September 2016
Volume 57, Issue 12
Open Access
ARVO Annual Meeting Abstract  |   September 2016
Neural retina-derived retinoic acids control choroidal vascular development
Author Affiliations & Notes
  • So Goto
    Laboratory for Retinal Regeneration, RIKEN Center for Developmental Biology, Kobe, Japan
    Department of Ophthalmology, Osaka University Graduate School of Medicine , Suita, Japan
  • Akishi Onishi
    Laboratory for Retinal Regeneration, RIKEN Center for Developmental Biology, Kobe, Japan
  • Hiromi Ito
    Laboratory for Retinal Regeneration, RIKEN Center for Developmental Biology, Kobe, Japan
  • Hirokazu Sakaguchi
    Department of Ophthalmology, Osaka University Graduate School of Medicine , Suita, Japan
  • Kohji Nishida
    Department of Ophthalmology, Osaka University Graduate School of Medicine , Suita, Japan
  • Masayo Takahashi
    Laboratory for Retinal Regeneration, RIKEN Center for Developmental Biology, Kobe, Japan
  • Footnotes
    Commercial Relationships   So Goto, None; Akishi Onishi, None; Hiromi Ito, None; Hirokazu Sakaguchi, None; Kohji Nishida, None; Masayo Takahashi, None
  • Footnotes
    Support  None
Investigative Ophthalmology & Visual Science September 2016, Vol.57, No Pagination Specified. doi:
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      So Goto, Akishi Onishi, Hiromi Ito, Hirokazu Sakaguchi, Kohji Nishida, Masayo Takahashi; Neural retina-derived retinoic acids control choroidal vascular development. Invest. Ophthalmol. Vis. Sci. 201657(12):.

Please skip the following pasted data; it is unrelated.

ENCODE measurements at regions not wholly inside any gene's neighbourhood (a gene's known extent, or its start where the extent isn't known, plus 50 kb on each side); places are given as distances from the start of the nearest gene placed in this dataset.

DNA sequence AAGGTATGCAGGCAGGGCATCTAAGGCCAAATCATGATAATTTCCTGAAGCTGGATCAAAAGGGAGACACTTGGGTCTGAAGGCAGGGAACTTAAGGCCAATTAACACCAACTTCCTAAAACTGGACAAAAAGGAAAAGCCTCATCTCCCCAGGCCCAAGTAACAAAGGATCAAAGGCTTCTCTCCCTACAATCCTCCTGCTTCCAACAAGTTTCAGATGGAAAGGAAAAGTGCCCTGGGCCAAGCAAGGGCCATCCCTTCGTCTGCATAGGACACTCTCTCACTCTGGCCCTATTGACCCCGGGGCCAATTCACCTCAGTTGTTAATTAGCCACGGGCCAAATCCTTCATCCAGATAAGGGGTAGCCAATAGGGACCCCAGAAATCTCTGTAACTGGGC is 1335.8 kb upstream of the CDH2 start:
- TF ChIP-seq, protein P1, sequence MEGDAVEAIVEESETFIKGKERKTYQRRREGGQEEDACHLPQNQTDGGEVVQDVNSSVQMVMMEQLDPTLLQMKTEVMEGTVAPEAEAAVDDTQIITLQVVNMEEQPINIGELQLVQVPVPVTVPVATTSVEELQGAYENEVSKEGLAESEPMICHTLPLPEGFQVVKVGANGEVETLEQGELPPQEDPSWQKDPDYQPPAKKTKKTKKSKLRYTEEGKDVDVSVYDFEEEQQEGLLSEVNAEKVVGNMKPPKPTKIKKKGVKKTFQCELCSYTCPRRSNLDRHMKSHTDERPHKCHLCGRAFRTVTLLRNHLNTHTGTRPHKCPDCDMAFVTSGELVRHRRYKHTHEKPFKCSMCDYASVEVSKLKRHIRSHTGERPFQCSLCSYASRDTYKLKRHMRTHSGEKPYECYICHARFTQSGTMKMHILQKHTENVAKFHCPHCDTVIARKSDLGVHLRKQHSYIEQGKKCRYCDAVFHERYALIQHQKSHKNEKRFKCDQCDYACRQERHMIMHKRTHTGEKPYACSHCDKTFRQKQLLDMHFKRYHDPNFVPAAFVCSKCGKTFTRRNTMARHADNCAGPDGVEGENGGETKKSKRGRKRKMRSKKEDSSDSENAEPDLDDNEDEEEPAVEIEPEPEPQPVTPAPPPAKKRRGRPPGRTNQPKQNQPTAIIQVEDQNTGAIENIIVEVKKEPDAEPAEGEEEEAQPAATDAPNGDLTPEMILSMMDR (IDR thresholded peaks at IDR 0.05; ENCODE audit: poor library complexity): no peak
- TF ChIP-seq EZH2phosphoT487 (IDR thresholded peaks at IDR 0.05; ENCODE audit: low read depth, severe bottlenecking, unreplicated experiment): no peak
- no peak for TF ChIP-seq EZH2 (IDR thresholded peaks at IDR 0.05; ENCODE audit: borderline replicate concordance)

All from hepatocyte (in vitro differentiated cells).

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      © ARVO (1962-2015); The Authors (2016-present)

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Abstract

Purpose : Vascular endothelial growth factor (VEGF) secreted from retinal pigment epithelium (RPE) cells directs choroidal vascular development. However, the regulation of VEGF secreted from RPE remains incompletely understood. We found that Aldh1a1 null mutant mice (Aldh1a1-/-) show choroidal hypoplasia in the dorsal retina. Since Aldh1a1 is responsible for retinoic acid synthesis, we studied how retinoic acids control VEGF expression in the RPE, and undertook morphological and immunohistochemical characterization of choroidal vascularization.

Methods : For morphological characterization of WT and Aldh1a1-/- choroids, we tested hematoxylin and eosin staining in vertical sections of the posterior eyes. Developmental flat mount immunohistochemistry of RPE and choroids was performed with ZO-1 and Endomucin antibodies to visualize RPE and choroidal vessels, respectively. Choroidal vascular density was analyzed by computer-assisted semi-quantitative assay. The VEGF of RPE-choroid complex of P24 WT and Aldh1a1-/- mice was quantified by ELISA. Retinoic acid-dependent VEGF expression was examined using ARPE-19 cells differentiated for 3–5 weeks on Transwell membranes.

Results : The dorsal region of the Aldh1a1-/- retina lacked choroidal pigmentation but retained RPE cells. No morphological differences were observed in the retinas of Aldh1a1-/- mice. Choroidal vascular density in the eyes of neonatal and adult Aldh1a1-/- mutants was significantly lower than that of WT (P < 0.05), indicating reduced vascularization. VEGF levels in the Aldh1a1-/- RPE-choroid complex was significantly decreased (P = 0.007). Retinoic acid significantly enhanced VEGF expression toward the basolateral side of the differentiated ARPE19 (P < 0.05).

Conclusions : Retinoic acid derived from Aldh1a1 manipulates choroidal vascular development by enhancing VEGF secretion from RPE cells.

This is an abstract that was submitted for the 2016 ARVO Annual Meeting, held in Seattle, Wash., May 1-5, 2016.

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